One of the most common observations by Police trained drivers, Rospa examiners and IAM examiners, is that frequently candidates are always one gear higher than we would be in the same situation.
Often because they are either afraid or aren’t aware of how to use the full power band of the engine, I’ve taken on learner from other ADI’s who keep changing up far too early on the mistaken belief that it’s more economical (or realistically they have no belief but they’re told by an ADI to keep changing up at 2500rpm) and that they should get into a higher gear as soon as possible and stay in it for as long as possible.
To which I always say the same “Have you ever ridden a pedal cycle? – Next time try changing into top gear and staying it and see how much hard work it is” as car engines are the same.
Well as I’m getting a bit tired of being thrown around the car when going around roundabouts this year, I thought I’d offer some comments on that.
First we need a slight digression into suspensions – sprung and unsprung weight –
Basically the main mass of a vehicle is sat on 4 springs which are in turn attached to each wheel. The main mass is the sprung weight and the unsprung weight is the wheels and suspension components on the bottom.
Slight acceleration causes the mass to shift and these springs to compress making the vehicle and occupants feel ‘settled’ on the road.
If you are in too high a gear at too low a speed the accelerator won’t be responsive enough to make the mass shift quickly when you increase speed and the unsprung weight will wobble about amplifying ‘body roll’
The higher the centre of gravity of the vehicle the greater the potential for body roll – That’s one of the reasons a Ford Galaxy doesn’t corner like a M3 Sport.
Don’t believe me? Slam the gas to the floor in 2nd at 20mph and then in 5th at 20mph and see the difference.
The passengers should always be held comfortably in their seats by accurate use of acceleration – not pinned back or allowed to roll around.
So after that digression into the Janet and John of suspension technology :-
What gear should we use for roundabouts then?
Well the appropriate gear for the speed – In most cases it will be 2nd – Yes – not “Always” because I’ve never taught in absolutes, but as a general rule – unless going straight ahead into a large roundabout or carrying some speed into a roundabout when going straight ahead.
That way I don’t roll all around the inside of the car when you try to go around it in third because you don’t have sufficient acceleration response to bed down the unsprung weight of the vehicle.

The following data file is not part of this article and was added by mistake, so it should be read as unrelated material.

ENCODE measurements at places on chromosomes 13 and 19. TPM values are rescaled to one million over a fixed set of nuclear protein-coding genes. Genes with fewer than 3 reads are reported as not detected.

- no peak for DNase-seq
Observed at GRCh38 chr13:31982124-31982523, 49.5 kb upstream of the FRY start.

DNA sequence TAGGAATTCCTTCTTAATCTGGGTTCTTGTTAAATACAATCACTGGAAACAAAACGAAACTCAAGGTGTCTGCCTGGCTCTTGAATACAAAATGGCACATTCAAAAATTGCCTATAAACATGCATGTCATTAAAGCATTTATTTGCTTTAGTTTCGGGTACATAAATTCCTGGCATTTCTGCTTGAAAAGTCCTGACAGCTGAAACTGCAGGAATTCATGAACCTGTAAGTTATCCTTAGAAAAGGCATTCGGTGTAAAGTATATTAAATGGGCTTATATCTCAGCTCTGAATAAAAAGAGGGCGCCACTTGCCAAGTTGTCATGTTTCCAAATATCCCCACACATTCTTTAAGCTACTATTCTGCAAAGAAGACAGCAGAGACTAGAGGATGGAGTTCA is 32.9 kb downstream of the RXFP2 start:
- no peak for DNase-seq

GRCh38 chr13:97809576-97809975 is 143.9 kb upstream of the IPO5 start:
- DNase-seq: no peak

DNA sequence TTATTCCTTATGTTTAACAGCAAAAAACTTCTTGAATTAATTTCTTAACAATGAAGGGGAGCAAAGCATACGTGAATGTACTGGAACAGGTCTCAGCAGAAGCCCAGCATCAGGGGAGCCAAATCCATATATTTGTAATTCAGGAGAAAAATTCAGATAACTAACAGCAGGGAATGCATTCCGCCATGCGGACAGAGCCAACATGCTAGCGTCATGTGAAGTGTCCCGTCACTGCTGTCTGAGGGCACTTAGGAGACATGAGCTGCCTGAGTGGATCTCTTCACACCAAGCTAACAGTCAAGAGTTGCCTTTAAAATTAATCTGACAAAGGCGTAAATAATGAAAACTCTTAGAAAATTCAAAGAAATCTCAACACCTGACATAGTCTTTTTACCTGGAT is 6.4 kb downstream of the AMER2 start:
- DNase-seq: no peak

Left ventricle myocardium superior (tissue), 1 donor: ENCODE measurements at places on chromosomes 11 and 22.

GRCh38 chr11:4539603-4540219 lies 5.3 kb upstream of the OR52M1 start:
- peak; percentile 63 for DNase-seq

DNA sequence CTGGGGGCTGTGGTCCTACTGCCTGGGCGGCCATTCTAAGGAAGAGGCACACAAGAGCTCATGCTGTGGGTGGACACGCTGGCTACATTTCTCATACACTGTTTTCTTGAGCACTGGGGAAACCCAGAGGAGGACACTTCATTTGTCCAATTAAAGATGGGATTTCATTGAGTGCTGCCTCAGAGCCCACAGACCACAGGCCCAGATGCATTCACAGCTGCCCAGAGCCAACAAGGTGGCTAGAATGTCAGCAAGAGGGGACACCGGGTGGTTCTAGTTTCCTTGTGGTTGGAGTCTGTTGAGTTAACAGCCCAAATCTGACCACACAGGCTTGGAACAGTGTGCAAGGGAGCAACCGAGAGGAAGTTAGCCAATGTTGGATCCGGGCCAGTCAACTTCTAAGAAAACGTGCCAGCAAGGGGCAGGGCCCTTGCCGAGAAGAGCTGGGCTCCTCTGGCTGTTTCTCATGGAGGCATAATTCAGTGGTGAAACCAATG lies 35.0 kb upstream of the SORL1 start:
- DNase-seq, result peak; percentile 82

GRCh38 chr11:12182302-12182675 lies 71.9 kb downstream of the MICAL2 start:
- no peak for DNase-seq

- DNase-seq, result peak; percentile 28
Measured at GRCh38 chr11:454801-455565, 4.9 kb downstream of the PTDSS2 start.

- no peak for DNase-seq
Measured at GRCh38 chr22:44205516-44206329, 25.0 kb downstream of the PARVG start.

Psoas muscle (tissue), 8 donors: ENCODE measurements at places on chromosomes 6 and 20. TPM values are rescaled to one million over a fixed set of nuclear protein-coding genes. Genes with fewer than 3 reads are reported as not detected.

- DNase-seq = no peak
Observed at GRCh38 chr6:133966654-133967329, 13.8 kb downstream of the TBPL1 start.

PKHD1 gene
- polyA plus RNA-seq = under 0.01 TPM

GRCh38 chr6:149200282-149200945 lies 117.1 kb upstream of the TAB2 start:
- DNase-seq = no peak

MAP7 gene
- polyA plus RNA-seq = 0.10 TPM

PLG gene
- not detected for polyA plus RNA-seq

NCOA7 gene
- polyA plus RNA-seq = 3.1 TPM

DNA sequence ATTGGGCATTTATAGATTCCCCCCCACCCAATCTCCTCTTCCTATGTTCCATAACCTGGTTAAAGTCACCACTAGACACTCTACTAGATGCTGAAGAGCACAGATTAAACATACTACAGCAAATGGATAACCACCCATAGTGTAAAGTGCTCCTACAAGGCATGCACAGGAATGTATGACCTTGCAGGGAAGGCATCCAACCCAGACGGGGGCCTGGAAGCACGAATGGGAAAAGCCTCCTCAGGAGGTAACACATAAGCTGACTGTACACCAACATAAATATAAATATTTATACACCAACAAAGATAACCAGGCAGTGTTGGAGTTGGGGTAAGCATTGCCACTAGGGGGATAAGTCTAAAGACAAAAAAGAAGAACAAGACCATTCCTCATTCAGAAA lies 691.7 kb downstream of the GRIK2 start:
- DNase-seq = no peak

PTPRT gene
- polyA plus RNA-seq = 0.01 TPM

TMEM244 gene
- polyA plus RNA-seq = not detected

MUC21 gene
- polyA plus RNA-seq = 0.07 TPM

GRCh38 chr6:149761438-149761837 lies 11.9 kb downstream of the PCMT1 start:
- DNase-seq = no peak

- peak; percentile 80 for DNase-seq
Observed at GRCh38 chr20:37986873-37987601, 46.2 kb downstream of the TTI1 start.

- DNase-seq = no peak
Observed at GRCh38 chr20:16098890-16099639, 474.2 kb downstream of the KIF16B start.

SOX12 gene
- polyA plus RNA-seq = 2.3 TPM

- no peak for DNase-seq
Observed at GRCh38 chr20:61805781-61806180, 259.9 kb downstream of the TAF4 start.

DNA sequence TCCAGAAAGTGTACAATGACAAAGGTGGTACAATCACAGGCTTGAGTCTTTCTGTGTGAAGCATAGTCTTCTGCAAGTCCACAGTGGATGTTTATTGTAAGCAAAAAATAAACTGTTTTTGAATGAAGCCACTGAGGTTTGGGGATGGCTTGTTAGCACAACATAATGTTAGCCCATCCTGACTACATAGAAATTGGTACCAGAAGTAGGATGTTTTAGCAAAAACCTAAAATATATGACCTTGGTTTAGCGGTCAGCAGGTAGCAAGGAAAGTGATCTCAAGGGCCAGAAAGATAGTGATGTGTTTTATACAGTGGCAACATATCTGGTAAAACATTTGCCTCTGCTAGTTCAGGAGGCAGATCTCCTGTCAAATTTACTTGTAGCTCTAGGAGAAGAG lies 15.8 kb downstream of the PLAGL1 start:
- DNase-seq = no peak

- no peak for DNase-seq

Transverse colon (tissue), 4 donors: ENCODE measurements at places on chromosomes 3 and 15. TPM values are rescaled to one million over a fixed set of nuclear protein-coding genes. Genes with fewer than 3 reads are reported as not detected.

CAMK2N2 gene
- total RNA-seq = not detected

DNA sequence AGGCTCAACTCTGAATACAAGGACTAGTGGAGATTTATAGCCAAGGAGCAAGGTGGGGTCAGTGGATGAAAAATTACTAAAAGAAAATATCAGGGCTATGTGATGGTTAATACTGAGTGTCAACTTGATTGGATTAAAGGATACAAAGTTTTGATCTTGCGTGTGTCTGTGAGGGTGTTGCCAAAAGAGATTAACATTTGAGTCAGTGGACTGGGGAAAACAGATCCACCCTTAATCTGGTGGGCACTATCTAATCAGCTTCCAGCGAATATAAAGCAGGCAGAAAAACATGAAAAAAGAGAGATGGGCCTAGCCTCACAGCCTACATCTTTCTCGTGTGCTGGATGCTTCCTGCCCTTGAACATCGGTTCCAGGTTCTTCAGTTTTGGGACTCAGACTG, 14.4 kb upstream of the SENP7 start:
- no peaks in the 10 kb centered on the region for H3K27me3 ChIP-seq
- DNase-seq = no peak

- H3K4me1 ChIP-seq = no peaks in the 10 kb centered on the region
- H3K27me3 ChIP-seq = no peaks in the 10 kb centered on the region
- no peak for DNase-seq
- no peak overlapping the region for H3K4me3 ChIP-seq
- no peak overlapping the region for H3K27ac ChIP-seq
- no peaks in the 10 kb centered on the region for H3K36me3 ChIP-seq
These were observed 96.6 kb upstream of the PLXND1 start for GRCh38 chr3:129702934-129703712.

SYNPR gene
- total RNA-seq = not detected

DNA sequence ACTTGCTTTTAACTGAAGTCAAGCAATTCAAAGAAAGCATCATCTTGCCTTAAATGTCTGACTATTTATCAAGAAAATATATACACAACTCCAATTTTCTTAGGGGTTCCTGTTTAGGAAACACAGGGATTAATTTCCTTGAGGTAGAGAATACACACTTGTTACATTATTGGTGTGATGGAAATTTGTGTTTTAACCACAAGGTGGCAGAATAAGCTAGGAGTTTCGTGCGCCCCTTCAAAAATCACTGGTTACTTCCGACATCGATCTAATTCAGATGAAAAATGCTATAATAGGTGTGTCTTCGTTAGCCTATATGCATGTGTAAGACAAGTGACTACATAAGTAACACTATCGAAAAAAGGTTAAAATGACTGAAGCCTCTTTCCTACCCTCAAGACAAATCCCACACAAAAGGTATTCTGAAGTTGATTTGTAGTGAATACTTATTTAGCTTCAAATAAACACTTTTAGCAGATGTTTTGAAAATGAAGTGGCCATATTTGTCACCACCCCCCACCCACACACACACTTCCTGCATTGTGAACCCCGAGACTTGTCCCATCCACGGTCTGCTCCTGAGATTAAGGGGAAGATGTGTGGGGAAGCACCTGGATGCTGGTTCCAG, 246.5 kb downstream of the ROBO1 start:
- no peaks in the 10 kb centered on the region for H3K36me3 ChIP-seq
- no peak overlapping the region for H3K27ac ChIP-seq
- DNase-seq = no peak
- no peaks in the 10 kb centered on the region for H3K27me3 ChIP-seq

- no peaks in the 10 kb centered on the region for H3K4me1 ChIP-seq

We match the gear for the speed – 2nd gear in my car and most cars will go around 50mph easily, so how fast do you want to go around an urban roundabout unless you are response driving?
The other reason is THE SYSTEM MUST BE COMPLETED BEFORE THE HAZARD
We are approaching a roundabout – 25ft before the roundabout like any other hazard we must have the braking finished and the gear engaged, be planning to stop and looking to go, giving us time to look right ahead and right, use the horn and stop if we need to do so.
We can stop in any gear, but if we aren’t stopping , then to slow down to the speed necessary to negotiate the hazard (roundabout) and looking to slot into a gap then we need a gear that allows flexibility between 10-30mph while giving acceleration sense to balance the vehicle through a curved path.
ACCELERATION IS SET BEFORE REACHING THE ROUNDABOUT (because – and I’ll say it again – THE SYSTEM MUST BE COMPLETED BEFORE REACHING THE HAZARD)
We don’t accelerate when we’re steering – we set the speed in the acceleration phase and then maintain it around the roundabout, increasing speed once the wheels are straight on the exit path.
I know there’s all this cobblers about having to go through IPSGA again when on the roundabout but the original system was solely concerned with a signal and then second acceleration phase phase on the exit path once the wheel were straight.
Ahh but it’s uneconomical
28mph in 2nd gear in my Astra gives around 3000rpm – 70mph in 5th in my Astra also gives 3000rpm – They’ll be the same ball park in most cars – Why is it economical in 5th but not in 2nd? I don’t know …..